Gold News

BJP's Pre-Election Giveaways and Tax Cuts 'Will Boost India Gold Demand' as USD Price Holds 8-Month High

GOLD PRICES held 1.3% higher for the week in Dollar terms  late Friday in London, trading near 8-month highs at $1322 per ounce despite much stronger-than-expected US jobs data.
 
Rural households in India – source of 60% of annual gold demand in the metal's No.2 consumer country – meantime got news of huge income support and tax cuts from the BJP Government, now 2 months away from national elections.
 
With the Federal Reserve this week vowing to stay "patient" before raising Dollar interest rates, US employment rose by 304,000 in January, today's data said, beating Wall Street's average forecast by nearly 85%.
 
Gold prices in Shanghai earlier rose within 1 Yuan of early January's two-year highs at ¥287 per gram, but their premium above London gold bullion quotes slipped below $10 per ounce in Dollar terms, trimming the incentive for new bullion imports into the metal's No.1 consumer nation as the Chinese New Year holiday season began.
 
Wholesale prices in India meantime held a $2 discount to London, suggesting a small glut of supply as import duty and sales tax – plus this week's Dollar price – pushed domestic Rupee prices up near all-time highs for consumers.
 
New Delhi's 2019 Government Budget – delivered today by finance minister Piyush Goyal – failed yet again to cut gold's 10% import duty as dealers had hoped.
 
But tax relief for small farmers and middle-class earners " will be good for increasing jewelry demand," says Anantha Padmanabhan, chairman of the All India Gem & Jewellery Domestic Council. 
 
Formerly world No.1 but overtaken by China since 2013, India's household gold demand slipped 1.5% last year from 2017's small recovery according to this week's global demand data from the mining-backed World Gold Council, but remained almost 100 tonnes above 2016's multi-decade low of 670 tonnes.
Chart of India's household gold demand. Source: BullionVault via World Gold Council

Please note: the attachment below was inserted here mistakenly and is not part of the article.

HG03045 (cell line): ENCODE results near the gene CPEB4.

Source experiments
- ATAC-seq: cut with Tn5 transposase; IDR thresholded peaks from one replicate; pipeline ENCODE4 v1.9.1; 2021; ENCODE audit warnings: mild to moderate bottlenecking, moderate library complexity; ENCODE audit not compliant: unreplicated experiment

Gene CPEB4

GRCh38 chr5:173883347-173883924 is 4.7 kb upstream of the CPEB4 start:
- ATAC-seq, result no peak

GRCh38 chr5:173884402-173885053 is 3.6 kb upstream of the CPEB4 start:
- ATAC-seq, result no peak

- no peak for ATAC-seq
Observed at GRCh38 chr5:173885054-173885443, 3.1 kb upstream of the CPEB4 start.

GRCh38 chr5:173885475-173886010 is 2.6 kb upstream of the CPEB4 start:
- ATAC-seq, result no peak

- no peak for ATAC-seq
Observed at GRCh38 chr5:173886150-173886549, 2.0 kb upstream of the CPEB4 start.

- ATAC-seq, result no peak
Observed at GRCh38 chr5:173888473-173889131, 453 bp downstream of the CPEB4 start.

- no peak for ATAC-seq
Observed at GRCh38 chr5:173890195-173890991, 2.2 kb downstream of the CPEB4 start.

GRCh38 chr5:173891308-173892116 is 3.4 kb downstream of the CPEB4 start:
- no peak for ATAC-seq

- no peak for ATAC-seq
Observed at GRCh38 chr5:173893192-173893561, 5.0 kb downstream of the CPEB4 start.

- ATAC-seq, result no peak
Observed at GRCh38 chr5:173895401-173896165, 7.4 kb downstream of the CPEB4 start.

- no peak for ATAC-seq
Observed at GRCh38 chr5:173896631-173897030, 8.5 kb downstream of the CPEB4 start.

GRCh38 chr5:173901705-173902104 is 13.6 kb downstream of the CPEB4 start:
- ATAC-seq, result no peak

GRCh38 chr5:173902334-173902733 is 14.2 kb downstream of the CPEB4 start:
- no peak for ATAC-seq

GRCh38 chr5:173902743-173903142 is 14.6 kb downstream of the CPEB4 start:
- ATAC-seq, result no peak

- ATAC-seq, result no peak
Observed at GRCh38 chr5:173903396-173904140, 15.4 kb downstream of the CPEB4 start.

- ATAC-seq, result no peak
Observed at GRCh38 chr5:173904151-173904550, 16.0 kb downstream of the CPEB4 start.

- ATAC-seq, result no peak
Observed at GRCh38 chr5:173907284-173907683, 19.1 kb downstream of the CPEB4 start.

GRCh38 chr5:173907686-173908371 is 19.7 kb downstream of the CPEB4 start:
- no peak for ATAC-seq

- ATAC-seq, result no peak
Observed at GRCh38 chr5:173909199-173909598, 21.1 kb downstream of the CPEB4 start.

Standing in for Arun Jaitley – now in the US for medical treatment – Goyal didn't refer once to gold in today's speech to Parliament, but his supporting documents online repeat plans to develop and launch a "comprehensive Gold Policy to develop gold as an asset class" formally announced in last year's Budget.
 
Goyal instead unveiled a $10.5bn program of farm-income support for small landowners, and erased income tax for wages below $7,000 with further tax cuts targeting a total of 30 million middle class workers and small-business owners.
 
Announced alongside India's worst jobless rate in 45 years, this heavy spending by Narendra Modi's BJP Government will widen New Delhi's fiscal deficit to 3.4% of GDP.
 
Today's high prices and high tax rates on gold mean smuggling volumes could rise by another one-half in 2019 reckons Haresh Acharya at the India Bullion & Jewellers Association, claiming that wholesale traders are asking 1.5% less per kilo for cash rather than check payment, to avoid a paper trail.
 
"Innovative" smuggling tricks discovered by India customs officials include a new "rubbery form" where gold is mixed into an elastic compound and then hidden in shoes "or even tucked into underwear" says The Times of India today.
 
"[Gold sales are] slow despite the wedding season," says Acharya at he IBJA.
 
"Everybody is waiting for gold prices to cool off, which does not seem likely to happen in the near future."

Adrian Ash is director of research at BullionVault, the world-leading physical gold, silver and platinum market for private investors online. Formerly head of editorial at London's top publisher of private-investment advice, he was City correspondent for The Daily Reckoning from 2003 to 2008, and he has now been researching and writing daily analysis of precious metals and the wider financial markets for over 20 years. A frequent guest on BBC radio and television, Adrian is regularly quoted by the Financial Times, MarketWatch and many other respected news outlets, and his views from inside the bullion market have been sought by the Economist magazine, CNBC, Bloomberg, Germany's Handelsblatt and FAZ, plus Italy's Il Sole 24 Ore.

See the full archive of Adrian Ash articles on GoldNews.

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